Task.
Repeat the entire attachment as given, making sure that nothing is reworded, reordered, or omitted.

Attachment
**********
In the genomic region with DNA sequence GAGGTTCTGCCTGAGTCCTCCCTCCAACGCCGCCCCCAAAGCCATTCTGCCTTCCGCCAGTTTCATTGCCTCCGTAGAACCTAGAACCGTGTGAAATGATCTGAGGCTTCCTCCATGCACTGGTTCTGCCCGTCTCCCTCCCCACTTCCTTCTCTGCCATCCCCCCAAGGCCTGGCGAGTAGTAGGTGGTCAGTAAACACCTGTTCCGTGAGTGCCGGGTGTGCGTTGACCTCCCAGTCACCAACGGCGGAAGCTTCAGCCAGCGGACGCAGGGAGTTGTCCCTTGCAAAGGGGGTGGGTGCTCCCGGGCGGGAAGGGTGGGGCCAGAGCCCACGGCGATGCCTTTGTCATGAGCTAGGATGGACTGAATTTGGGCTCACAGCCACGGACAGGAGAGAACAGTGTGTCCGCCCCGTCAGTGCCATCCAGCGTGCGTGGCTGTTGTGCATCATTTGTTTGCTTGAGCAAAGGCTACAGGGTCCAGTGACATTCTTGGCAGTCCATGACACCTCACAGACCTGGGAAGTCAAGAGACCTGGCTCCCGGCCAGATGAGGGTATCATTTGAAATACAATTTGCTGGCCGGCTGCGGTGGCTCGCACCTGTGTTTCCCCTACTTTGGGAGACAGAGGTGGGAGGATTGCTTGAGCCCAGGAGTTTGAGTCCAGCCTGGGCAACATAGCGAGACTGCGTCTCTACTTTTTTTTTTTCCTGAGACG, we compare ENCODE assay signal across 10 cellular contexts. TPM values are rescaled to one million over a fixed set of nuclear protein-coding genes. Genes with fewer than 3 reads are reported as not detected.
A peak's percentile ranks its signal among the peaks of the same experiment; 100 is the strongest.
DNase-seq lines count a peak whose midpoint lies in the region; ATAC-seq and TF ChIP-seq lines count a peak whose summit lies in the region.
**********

In the genomic region with DNA sequence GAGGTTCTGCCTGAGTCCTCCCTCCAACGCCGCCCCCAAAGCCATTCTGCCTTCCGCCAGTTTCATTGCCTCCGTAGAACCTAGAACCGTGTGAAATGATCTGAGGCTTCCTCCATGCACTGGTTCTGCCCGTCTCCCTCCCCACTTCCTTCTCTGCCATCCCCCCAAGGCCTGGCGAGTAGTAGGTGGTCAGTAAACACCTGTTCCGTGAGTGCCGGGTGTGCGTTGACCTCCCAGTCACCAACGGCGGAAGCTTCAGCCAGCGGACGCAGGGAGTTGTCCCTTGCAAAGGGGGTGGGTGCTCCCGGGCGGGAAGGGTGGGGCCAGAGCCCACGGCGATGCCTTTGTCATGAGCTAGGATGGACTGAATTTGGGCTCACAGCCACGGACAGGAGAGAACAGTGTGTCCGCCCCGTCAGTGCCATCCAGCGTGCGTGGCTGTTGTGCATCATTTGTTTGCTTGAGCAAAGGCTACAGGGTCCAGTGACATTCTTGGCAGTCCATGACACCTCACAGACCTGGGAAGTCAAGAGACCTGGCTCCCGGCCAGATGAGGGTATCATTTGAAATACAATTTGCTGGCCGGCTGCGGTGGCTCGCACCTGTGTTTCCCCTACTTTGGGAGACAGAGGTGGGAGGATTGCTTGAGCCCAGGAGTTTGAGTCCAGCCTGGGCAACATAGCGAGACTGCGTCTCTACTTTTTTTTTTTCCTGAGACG, we compare ENCODE assay signal across 10 cellular contexts. TPM values are rescaled to one million over a fixed set of nuclear protein-coding genes. Genes with fewer than 3 reads are reported as not detected.
A peak's percentile ranks its signal among the peaks of the same experiment; 100 is the strongest.
DNase-seq lines count a peak whose midpoint lies in the region; ATAC-seq and TF ChIP-seq lines count a peak whose summit lies in the region.